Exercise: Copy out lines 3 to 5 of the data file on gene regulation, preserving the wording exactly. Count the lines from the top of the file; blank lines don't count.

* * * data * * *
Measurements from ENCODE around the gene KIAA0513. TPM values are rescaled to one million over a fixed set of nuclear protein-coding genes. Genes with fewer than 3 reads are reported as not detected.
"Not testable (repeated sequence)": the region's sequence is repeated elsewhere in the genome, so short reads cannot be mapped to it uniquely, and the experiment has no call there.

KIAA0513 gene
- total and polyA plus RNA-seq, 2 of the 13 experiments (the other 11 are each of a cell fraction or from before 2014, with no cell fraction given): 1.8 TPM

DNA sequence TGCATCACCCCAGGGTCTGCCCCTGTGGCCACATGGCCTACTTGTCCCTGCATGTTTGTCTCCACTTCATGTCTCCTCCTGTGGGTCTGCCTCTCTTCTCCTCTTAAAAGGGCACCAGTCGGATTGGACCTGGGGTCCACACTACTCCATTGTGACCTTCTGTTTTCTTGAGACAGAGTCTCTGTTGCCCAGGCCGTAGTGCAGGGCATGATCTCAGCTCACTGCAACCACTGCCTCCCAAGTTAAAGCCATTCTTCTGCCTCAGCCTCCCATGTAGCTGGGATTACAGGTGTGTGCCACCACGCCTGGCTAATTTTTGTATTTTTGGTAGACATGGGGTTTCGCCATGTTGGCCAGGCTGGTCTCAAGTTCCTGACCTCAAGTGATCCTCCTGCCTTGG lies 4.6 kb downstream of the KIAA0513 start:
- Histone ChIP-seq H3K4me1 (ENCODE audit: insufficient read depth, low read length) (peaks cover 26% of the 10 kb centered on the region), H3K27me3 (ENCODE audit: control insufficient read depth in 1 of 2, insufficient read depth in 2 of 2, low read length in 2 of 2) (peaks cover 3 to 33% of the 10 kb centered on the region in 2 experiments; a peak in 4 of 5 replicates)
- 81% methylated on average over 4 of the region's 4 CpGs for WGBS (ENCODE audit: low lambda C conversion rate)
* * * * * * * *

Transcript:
KIAA0513 gene
- total and polyA plus RNA-seq, 2 of the 13 experiments (the other 11 are each of a cell fraction or from before 2014, with no cell fraction given): 1.8 TPM

DNA sequence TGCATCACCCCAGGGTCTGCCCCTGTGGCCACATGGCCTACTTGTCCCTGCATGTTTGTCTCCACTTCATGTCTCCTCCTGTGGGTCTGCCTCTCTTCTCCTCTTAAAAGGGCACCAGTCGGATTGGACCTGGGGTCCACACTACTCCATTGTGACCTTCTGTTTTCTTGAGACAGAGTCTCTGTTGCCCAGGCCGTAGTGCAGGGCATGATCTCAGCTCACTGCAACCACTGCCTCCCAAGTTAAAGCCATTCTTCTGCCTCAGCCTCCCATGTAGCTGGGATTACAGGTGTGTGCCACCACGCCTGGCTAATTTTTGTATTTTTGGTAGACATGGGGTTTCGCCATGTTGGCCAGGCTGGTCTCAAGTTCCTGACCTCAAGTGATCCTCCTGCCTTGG lies 4.6 kb downstream of the KIAA0513 start: